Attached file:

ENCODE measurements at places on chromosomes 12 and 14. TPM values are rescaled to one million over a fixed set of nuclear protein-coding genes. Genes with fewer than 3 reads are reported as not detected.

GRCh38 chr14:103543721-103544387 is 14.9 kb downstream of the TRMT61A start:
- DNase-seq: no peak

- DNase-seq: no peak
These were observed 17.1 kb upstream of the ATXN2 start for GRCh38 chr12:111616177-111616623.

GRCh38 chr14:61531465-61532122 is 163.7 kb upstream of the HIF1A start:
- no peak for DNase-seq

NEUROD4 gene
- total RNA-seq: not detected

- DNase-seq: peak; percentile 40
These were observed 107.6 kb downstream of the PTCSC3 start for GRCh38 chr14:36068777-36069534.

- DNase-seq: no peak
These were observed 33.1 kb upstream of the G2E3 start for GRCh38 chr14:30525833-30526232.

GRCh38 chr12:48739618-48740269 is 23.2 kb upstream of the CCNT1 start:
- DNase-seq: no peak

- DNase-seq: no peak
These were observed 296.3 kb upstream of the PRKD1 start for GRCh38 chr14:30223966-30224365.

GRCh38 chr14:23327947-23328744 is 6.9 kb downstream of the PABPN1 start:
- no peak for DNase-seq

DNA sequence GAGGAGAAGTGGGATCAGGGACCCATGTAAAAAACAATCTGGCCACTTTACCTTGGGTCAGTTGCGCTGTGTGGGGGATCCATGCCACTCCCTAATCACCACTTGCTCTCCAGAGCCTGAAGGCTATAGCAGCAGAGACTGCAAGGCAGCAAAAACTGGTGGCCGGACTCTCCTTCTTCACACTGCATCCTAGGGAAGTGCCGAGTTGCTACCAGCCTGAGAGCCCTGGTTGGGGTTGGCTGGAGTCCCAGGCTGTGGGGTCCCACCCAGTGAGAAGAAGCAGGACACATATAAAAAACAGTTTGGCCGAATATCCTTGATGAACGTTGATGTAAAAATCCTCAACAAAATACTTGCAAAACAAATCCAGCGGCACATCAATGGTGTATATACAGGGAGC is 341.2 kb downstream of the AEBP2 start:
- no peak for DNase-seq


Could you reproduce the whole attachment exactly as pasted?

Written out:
ENCODE measurements at places on chromosomes 12 and 14. TPM values are rescaled to one million over a fixed set of nuclear protein-coding genes. Genes with fewer than 3 reads are reported as not detected.

GRCh38 chr14:103543721-103544387 is 14.9 kb downstream of the TRMT61A start:
- DNase-seq: no peak

- DNase-seq: no peak
These were observed 17.1 kb upstream of the ATXN2 start for GRCh38 chr12:111616177-111616623.

GRCh38 chr14:61531465-61532122 is 163.7 kb upstream of the HIF1A start:
- no peak for DNase-seq

NEUROD4 gene
- total RNA-seq: not detected

- DNase-seq: peak; percentile 40
These were observed 107.6 kb downstream of the PTCSC3 start for GRCh38 chr14:36068777-36069534.

- DNase-seq: no peak
These were observed 33.1 kb upstream of the G2E3 start for GRCh38 chr14:30525833-30526232.

GRCh38 chr12:48739618-48740269 is 23.2 kb upstream of the CCNT1 start:
- DNase-seq: no peak

- DNase-seq: no peak
These were observed 296.3 kb upstream of the PRKD1 start for GRCh38 chr14:30223966-30224365.

GRCh38 chr14:23327947-23328744 is 6.9 kb downstream of the PABPN1 start:
- no peak for DNase-seq

DNA sequence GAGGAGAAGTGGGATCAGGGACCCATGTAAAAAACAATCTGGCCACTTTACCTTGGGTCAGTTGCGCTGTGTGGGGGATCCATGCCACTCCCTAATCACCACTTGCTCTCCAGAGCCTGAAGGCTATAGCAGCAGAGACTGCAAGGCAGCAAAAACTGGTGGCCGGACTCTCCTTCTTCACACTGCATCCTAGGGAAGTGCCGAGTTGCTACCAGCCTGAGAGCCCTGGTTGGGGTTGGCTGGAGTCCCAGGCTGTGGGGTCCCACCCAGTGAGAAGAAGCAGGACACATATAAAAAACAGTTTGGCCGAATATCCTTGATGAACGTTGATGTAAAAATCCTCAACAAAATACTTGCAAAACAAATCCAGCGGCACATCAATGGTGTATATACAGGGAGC is 341.2 kb downstream of the AEBP2 start:
- no peak for DNase-seq